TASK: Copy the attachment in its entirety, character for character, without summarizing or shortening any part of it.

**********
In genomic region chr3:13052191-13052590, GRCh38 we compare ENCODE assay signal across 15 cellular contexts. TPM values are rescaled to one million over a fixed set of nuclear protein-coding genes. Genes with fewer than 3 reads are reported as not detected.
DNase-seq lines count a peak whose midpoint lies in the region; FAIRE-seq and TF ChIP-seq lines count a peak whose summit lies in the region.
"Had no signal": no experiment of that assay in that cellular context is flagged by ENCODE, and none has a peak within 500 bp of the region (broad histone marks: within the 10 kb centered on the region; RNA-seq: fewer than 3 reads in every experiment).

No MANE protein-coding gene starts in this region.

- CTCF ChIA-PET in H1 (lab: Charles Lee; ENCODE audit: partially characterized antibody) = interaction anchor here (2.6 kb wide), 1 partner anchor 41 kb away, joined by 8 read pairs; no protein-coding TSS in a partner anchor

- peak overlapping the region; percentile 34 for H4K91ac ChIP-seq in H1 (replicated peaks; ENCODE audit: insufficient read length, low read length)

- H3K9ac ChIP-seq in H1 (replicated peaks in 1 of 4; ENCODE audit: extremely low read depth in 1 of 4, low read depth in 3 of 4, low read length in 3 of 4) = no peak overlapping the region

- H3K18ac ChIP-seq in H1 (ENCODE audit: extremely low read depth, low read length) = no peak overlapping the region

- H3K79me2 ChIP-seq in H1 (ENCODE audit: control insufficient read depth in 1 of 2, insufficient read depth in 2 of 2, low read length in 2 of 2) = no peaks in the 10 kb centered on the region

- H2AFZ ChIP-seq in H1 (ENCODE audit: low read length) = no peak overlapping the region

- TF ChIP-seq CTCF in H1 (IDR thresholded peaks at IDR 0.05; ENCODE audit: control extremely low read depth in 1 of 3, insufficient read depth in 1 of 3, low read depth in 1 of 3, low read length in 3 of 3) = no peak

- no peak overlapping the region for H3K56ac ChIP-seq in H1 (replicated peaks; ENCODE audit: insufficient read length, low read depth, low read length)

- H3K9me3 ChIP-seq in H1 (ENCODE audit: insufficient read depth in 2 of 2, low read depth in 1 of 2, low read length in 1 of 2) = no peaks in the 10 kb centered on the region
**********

In genomic region chr3:13052191-13052590, GRCh38 we compare ENCODE assay signal across 15 cellular contexts. TPM values are rescaled to one million over a fixed set of nuclear protein-coding genes. Genes with fewer than 3 reads are reported as not detected.
DNase-seq lines count a peak whose midpoint lies in the region; FAIRE-seq and TF ChIP-seq lines count a peak whose summit lies in the region.
"Had no signal": no experiment of that assay in that cellular context is flagged by ENCODE, and none has a peak within 500 bp of the region (broad histone marks: within the 10 kb centered on the region; RNA-seq: fewer than 3 reads in every experiment).

No MANE protein-coding gene starts in this region.

- CTCF ChIA-PET in H1 (lab: Charles Lee; ENCODE audit: partially characterized antibody) = interaction anchor here (2.6 kb wide), 1 partner anchor 41 kb away, joined by 8 read pairs; no protein-coding TSS in a partner anchor

- peak overlapping the region; percentile 34 for H4K91ac ChIP-seq in H1 (replicated peaks; ENCODE audit: insufficient read length, low read length)

- H3K9ac ChIP-seq in H1 (replicated peaks in 1 of 4; ENCODE audit: extremely low read depth in 1 of 4, low read depth in 3 of 4, low read length in 3 of 4) = no peak overlapping the region

- H3K18ac ChIP-seq in H1 (ENCODE audit: extremely low read depth, low read length) = no peak overlapping the region

- H3K79me2 ChIP-seq in H1 (ENCODE audit: control insufficient read depth in 1 of 2, insufficient read depth in 2 of 2, low read length in 2 of 2) = no peaks in the 10 kb centered on the region

- H2AFZ ChIP-seq in H1 (ENCODE audit: low read length) = no peak overlapping the region

- TF ChIP-seq CTCF in H1 (IDR thresholded peaks at IDR 0.05; ENCODE audit: control extremely low read depth in 1 of 3, insufficient read depth in 1 of 3, low read depth in 1 of 3, low read length in 3 of 3) = no peak

- no peak overlapping the region for H3K56ac ChIP-seq in H1 (replicated peaks; ENCODE audit: insufficient read length, low read depth, low read length)

- H3K9me3 ChIP-seq in H1 (ENCODE audit: insufficient read depth in 2 of 2, low read depth in 1 of 2, low read length in 1 of 2) = no peaks in the 10 kb centered on the region